Art Matters is the podcast that brings together pop culture and art history, hosted by Ferren Gipson.
There’s a common belief that people are either left or right-brained thinkers – logical or creative. The idea is that the left hemisphere of the brain controls analytical thought while the right controls artistic ability. According to this theory, people fall into one category or the other, and this explains their natural talents and inclinations. A 2013 study shows that people use both hemispheres of the brain, and it’s possible to have an aptitude in, say, art and science.
With this notion of art and science being opposites, I thought it would be interesting to think about art found in scientific spaces. ‘I don’t think I actually see my role as any different to the other curators’, says Katy Barrett, Curator of Art Collections at the Science Museum, London. ‘We’re all working with interesting objects that have histories that are visual and material and technical. And we’re all interested in those objects having
The museum includes an incredible assortment of objects, from room-sized computers to space suits, so I was interested to know the museum’s perspective on the relationship between art and
‘We think about very broadly – possibly the term ‘visual culture’ might be a better way of thinking about it because our art collections range from paintings to stamps to cigarette cards to sculpture. So there’s a real range of material’, says Katy. ‘The collections aren’t about making science accessible or visualising it – they’re really about how art and science have informed each other.’
One example of this relationship in the museum’s collection is the painting Coalbrookdale by Night, by Philip James de Loutherbourg (above). The nineteenth-century painting shows the night sky lit up by fire and smoke, and is set near the area that is considered the birthplace of the Industrial Revolution. The painting was acquired by the Science Museum in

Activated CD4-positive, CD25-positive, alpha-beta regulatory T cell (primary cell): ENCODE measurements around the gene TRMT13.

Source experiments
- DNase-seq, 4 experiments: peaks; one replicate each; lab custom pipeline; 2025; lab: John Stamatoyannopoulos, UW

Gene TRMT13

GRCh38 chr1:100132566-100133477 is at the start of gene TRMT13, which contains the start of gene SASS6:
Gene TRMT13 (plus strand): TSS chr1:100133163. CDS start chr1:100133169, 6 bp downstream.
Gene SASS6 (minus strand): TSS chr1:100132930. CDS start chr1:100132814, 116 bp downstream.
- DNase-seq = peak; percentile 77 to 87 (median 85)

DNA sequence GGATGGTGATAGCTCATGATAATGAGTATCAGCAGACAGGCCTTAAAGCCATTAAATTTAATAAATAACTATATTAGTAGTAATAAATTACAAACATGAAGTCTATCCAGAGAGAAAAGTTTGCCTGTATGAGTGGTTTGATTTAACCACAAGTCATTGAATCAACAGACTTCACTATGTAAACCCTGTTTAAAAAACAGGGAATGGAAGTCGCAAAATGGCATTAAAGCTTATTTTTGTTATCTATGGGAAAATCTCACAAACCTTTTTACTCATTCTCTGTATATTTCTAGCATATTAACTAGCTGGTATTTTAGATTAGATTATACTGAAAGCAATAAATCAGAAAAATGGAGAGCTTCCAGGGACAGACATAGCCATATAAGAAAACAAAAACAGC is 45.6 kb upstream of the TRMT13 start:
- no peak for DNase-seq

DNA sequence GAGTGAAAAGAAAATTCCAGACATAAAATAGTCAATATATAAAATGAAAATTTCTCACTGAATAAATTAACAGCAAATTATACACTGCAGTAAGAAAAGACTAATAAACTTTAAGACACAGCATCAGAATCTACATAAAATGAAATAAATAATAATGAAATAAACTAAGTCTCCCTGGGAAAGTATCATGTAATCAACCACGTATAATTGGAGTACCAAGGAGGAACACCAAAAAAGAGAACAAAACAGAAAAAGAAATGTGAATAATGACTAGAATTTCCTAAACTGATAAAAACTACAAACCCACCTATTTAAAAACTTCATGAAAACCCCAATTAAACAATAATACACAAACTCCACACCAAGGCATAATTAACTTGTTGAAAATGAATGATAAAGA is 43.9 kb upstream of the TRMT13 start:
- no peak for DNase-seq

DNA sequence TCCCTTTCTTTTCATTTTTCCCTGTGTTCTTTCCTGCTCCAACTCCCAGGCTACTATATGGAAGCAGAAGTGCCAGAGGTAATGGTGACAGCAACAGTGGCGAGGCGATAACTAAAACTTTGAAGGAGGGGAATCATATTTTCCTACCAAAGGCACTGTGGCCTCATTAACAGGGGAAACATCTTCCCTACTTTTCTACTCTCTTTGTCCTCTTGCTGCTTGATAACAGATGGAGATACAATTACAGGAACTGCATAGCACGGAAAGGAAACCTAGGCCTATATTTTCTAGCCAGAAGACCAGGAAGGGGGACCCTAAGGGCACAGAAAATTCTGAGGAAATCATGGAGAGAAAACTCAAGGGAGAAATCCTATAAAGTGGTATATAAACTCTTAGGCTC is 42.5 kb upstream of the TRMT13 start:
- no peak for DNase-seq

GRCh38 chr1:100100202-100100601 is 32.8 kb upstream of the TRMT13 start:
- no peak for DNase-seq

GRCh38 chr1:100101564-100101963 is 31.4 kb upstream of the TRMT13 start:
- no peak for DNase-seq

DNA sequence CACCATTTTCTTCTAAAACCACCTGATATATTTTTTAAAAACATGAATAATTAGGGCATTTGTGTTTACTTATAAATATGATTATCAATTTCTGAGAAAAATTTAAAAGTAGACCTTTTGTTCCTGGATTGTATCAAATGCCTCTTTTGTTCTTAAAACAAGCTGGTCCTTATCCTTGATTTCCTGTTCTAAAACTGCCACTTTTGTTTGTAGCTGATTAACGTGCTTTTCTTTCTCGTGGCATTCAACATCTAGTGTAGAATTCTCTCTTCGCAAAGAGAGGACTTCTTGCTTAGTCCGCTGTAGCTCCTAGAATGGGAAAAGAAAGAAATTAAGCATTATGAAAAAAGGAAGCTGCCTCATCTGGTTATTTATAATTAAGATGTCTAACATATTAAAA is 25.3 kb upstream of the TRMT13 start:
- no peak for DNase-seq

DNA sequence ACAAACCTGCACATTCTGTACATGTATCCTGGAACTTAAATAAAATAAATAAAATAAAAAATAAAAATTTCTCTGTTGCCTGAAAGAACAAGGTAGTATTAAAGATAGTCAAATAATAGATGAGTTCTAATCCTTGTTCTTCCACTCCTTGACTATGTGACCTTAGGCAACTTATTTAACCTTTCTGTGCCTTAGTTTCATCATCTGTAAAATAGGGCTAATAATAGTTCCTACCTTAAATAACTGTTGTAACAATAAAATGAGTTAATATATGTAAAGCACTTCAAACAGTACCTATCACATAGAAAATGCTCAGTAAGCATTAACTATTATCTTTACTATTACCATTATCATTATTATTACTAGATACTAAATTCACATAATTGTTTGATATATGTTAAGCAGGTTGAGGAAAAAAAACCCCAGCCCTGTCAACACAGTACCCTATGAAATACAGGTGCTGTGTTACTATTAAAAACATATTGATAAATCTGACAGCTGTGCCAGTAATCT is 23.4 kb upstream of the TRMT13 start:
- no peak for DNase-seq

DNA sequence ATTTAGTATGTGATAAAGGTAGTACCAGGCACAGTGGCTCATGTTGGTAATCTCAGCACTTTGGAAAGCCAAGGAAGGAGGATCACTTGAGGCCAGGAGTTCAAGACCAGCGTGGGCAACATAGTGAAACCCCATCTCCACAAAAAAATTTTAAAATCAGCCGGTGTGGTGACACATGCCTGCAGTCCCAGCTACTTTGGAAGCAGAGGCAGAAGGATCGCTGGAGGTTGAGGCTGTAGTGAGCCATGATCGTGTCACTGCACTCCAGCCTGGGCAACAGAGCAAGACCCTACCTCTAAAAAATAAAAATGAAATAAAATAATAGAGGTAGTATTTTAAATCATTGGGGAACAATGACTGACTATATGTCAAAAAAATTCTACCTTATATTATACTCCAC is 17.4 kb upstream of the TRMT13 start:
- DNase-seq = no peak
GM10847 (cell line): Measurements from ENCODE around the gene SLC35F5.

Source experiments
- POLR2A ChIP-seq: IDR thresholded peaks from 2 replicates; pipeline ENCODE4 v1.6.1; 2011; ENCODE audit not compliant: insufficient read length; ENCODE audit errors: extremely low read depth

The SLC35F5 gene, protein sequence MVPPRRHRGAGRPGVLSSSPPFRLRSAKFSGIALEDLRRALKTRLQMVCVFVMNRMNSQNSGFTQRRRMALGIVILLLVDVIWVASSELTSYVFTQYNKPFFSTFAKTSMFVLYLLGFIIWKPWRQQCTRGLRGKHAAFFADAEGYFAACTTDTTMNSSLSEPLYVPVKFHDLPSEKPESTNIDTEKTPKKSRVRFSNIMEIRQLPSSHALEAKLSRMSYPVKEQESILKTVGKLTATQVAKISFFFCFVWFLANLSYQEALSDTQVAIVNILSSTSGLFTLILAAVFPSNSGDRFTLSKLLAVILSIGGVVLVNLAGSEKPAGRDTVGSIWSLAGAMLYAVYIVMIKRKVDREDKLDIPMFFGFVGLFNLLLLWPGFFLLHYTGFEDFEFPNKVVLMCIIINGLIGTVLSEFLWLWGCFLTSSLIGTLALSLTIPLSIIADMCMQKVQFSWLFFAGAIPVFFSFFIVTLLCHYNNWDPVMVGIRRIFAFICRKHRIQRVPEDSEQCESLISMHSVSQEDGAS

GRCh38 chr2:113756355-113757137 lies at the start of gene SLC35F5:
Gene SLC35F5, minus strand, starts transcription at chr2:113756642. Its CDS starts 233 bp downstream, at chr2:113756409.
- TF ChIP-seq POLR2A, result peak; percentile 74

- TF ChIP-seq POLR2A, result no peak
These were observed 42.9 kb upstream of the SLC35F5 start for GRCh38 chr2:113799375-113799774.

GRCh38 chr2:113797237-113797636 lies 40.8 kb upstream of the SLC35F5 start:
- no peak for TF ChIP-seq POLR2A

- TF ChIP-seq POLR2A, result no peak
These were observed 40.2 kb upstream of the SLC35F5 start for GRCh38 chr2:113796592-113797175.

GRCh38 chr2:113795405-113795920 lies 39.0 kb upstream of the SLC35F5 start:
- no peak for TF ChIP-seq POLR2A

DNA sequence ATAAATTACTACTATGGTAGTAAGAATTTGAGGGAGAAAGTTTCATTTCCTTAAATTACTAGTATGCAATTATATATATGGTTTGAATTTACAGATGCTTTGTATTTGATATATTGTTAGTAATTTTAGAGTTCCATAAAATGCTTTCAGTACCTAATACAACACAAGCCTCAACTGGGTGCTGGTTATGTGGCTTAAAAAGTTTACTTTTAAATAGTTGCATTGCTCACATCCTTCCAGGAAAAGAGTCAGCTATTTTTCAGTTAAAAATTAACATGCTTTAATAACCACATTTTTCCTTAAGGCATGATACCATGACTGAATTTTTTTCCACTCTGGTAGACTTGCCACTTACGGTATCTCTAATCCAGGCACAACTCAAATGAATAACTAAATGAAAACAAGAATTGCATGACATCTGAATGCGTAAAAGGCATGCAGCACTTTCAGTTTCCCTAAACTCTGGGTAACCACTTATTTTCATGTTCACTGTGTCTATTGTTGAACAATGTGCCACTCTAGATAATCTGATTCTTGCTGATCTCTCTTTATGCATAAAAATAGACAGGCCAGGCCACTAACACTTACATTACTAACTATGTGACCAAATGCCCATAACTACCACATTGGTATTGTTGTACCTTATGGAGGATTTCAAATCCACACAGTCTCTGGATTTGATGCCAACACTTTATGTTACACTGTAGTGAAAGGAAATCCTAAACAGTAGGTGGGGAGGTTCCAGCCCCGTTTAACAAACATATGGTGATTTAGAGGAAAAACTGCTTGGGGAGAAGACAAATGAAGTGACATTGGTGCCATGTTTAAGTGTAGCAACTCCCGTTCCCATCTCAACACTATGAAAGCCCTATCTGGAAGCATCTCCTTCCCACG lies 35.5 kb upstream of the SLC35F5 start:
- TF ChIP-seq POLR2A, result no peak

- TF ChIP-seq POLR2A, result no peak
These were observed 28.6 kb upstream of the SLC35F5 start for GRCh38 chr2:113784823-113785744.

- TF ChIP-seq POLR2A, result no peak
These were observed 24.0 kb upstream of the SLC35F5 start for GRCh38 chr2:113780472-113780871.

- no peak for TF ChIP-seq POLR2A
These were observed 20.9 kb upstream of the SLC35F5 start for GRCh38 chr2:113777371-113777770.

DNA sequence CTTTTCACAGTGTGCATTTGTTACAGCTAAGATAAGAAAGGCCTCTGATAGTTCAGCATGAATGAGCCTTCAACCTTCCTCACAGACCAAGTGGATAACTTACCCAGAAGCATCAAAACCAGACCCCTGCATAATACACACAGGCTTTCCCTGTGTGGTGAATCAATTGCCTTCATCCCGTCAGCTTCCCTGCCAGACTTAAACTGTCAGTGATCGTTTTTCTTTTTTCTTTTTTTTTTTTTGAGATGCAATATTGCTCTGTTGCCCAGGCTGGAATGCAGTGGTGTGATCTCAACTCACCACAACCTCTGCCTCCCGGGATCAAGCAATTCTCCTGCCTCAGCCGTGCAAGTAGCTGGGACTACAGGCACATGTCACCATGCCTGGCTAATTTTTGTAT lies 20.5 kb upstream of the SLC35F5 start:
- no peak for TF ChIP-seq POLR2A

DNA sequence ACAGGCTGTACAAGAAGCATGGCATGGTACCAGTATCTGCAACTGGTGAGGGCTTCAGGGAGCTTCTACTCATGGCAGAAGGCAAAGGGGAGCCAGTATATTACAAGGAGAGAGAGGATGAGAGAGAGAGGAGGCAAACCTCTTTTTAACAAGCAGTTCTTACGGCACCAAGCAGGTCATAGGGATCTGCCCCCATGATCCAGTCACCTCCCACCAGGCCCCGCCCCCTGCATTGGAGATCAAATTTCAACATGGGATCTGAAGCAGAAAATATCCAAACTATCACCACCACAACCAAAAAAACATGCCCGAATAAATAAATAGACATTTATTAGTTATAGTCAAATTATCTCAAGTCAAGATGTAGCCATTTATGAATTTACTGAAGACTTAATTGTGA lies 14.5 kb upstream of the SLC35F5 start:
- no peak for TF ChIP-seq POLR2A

There are many occasions where artists use art as a way of accurately representing their scientific ideas. Leonardo da Vinci is a classic example of a polymath who, in addition to being a gifted painter and architect, kept journals of his studies in anatomy and engineering. One could argue that his artistic skills helped facilitate his scientific explorations.
Within the Science Museum Group collection, there are many similar examples of this relationship between art and science, some of which will feature in the museum’s exhibition on the sun. Katy told me about two pieces by James Nasmyth, a Scottish engineer and inventor of the steam hammer, in which he used painting as a tool to represent his findings
Staying on the topic of the sun, there’s another artist who used art as a way of documenting sunsets and the atmospheric effects of a major nineteenth-century event. ‘In 1883, Krakatoa, the volcano, erupted and caused a huge amount of particulate matter to be in the atmosphere for a good two or three years after the eruption, which made really spectacular sunsets appear all over the world,’ says Katy. ‘William Ascroft was particularly interested in the kind of palette that appeared in these sunsets and trying to have a scientific understanding of the colours that he was seeing.’
It’s fascinating that these pastels now serve as a record capturing a specific event in history. Just as art can be used to document information, it can also be used to represent new ideas. On long-term loan to the collection are a series of watercolours by Luke Howard in which he categorised clouds. He created several paintings and grouped them under the names that we still use today.
When it comes to commissioning new works for the collection, the museum likes to take an open-minded approach that looks beyond some of the more obvious links one might think about. ‘It’s not always specifically about a way of making people think about science – sometimes it’s a good opportunity to bring in voices that are missing from the collection. Last year, we had a season called 'Illuminating India', and we commissioned the artist Chila Kumari Burman to create a series of pieces around that, that
It’s interesting to hear different approaches to melding the disciplines of art and science. It’s clearly not a matter of left- or right-brain thinking – there can be a symbiotic relationship between artistic creativity and scientific exploration.
'The Sun: Living With Our Star' opens at the Science Museum, London on 6 October and runs through 6 May 2019. There’s also a book for the exhibition titled The Sun: One Thousand Years of Scientific Imagery wherein you can view beautiful imagery pertaining to the science of the sun.
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